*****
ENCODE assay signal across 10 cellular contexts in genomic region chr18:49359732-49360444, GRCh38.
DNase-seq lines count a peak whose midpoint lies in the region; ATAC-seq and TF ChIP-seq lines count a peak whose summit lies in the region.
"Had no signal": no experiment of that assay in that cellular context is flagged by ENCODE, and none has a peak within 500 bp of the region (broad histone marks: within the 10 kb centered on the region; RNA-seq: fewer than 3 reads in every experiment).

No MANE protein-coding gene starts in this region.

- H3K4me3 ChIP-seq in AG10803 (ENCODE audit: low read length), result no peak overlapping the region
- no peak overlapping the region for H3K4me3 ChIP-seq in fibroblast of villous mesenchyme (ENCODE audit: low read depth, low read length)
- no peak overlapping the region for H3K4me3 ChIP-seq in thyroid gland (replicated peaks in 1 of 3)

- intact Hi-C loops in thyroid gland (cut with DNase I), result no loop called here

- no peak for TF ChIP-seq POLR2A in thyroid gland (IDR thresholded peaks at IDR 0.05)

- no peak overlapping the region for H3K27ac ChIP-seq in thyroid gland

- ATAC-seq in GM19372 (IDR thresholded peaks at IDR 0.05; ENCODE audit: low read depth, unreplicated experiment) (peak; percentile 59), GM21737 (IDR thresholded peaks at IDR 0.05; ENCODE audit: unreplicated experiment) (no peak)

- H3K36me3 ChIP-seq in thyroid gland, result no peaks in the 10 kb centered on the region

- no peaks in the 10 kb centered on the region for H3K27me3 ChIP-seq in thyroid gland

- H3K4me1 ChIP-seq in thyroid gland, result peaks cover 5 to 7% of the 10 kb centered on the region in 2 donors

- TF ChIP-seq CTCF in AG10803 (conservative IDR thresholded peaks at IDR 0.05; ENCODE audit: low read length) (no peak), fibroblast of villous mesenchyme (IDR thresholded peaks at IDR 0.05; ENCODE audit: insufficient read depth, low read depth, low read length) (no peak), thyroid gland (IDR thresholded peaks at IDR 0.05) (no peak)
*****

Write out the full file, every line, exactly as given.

ENCODE assay signal across 10 cellular contexts in genomic region chr18:49359732-49360444, GRCh38.
DNase-seq lines count a peak whose midpoint lies in the region; ATAC-seq and TF ChIP-seq lines count a peak whose summit lies in the region.
"Had no signal": no experiment of that assay in that cellular context is flagged by ENCODE, and none has a peak within 500 bp of the region (broad histone marks: within the 10 kb centered on the region; RNA-seq: fewer than 3 reads in every experiment).

No MANE protein-coding gene starts in this region.

- H3K4me3 ChIP-seq in AG10803 (ENCODE audit: low read length), result no peak overlapping the region
- no peak overlapping the region for H3K4me3 ChIP-seq in fibroblast of villous mesenchyme (ENCODE audit: low read depth, low read length)
- no peak overlapping the region for H3K4me3 ChIP-seq in thyroid gland (replicated peaks in 1 of 3)

- intact Hi-C loops in thyroid gland (cut with DNase I), result no loop called here

- no peak for TF ChIP-seq POLR2A in thyroid gland (IDR thresholded peaks at IDR 0.05)

- no peak overlapping the region for H3K27ac ChIP-seq in thyroid gland

- ATAC-seq in GM19372 (IDR thresholded peaks at IDR 0.05; ENCODE audit: low read depth, unreplicated experiment) (peak; percentile 59), GM21737 (IDR thresholded peaks at IDR 0.05; ENCODE audit: unreplicated experiment) (no peak)

- H3K36me3 ChIP-seq in thyroid gland, result no peaks in the 10 kb centered on the region

- no peaks in the 10 kb centered on the region for H3K27me3 ChIP-seq in thyroid gland

- H3K4me1 ChIP-seq in thyroid gland, result peaks cover 5 to 7% of the 10 kb centered on the region in 2 donors

- TF ChIP-seq CTCF in AG10803 (conservative IDR thresholded peaks at IDR 0.05; ENCODE audit: low read length) (no peak), fibroblast of villous mesenchyme (IDR thresholded peaks at IDR 0.05; ENCODE audit: insufficient read depth, low read depth, low read length) (no peak), thyroid gland (IDR thresholded peaks at IDR 0.05) (no peak)